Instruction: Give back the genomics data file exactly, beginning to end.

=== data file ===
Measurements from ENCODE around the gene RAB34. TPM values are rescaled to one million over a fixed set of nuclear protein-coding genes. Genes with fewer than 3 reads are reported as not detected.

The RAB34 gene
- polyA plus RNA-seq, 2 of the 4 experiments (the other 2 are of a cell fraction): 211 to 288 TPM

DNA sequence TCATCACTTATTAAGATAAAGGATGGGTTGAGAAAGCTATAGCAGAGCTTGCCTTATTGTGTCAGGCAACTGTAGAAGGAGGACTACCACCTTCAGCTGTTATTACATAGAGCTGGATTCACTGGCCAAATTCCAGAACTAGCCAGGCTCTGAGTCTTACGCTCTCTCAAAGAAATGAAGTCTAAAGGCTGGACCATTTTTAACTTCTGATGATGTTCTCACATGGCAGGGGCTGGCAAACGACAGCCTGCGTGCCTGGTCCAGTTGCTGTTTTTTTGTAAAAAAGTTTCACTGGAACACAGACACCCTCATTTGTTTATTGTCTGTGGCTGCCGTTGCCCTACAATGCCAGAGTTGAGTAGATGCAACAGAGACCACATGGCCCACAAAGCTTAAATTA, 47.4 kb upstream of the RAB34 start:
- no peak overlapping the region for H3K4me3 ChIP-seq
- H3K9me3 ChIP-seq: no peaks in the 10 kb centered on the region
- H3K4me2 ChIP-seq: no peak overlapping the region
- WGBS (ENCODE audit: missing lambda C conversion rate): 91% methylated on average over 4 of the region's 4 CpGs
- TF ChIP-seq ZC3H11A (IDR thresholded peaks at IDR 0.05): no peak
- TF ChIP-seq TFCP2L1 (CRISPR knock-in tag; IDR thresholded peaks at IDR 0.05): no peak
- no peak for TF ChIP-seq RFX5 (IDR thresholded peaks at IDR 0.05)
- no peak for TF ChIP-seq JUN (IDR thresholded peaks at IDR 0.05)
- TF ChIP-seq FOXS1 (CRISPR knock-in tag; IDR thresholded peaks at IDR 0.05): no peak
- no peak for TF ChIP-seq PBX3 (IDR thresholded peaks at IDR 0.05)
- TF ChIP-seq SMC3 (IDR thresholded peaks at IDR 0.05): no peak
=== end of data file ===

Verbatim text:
Measurements from ENCODE around the gene RAB34. TPM values are rescaled to one million over a fixed set of nuclear protein-coding genes. Genes with fewer than 3 reads are reported as not detected.

The RAB34 gene
- polyA plus RNA-seq, 2 of the 4 experiments (the other 2 are of a cell fraction): 211 to 288 TPM

DNA sequence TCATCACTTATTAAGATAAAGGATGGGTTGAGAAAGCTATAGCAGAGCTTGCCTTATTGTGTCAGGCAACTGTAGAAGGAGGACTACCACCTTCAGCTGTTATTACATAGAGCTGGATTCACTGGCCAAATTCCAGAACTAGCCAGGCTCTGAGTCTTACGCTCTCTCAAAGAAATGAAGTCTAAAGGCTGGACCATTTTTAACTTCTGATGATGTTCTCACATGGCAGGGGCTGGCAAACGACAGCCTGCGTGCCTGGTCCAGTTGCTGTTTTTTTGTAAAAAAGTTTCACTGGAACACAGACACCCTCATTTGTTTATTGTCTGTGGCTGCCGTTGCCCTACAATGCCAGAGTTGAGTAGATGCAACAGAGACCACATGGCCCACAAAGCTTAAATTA, 47.4 kb upstream of the RAB34 start:
- no peak overlapping the region for H3K4me3 ChIP-seq
- H3K9me3 ChIP-seq: no peaks in the 10 kb centered on the region
- H3K4me2 ChIP-seq: no peak overlapping the region
- WGBS (ENCODE audit: missing lambda C conversion rate): 91% methylated on average over 4 of the region's 4 CpGs
- TF ChIP-seq ZC3H11A (IDR thresholded peaks at IDR 0.05): no peak
- TF ChIP-seq TFCP2L1 (CRISPR knock-in tag; IDR thresholded peaks at IDR 0.05): no peak
- no peak for TF ChIP-seq RFX5 (IDR thresholded peaks at IDR 0.05)
- no peak for TF ChIP-seq JUN (IDR thresholded peaks at IDR 0.05)
- TF ChIP-seq FOXS1 (CRISPR knock-in tag; IDR thresholded peaks at IDR 0.05): no peak
- no peak for TF ChIP-seq PBX3 (IDR thresholded peaks at IDR 0.05)
- TF ChIP-seq SMC3 (IDR thresholded peaks at IDR 0.05): no peak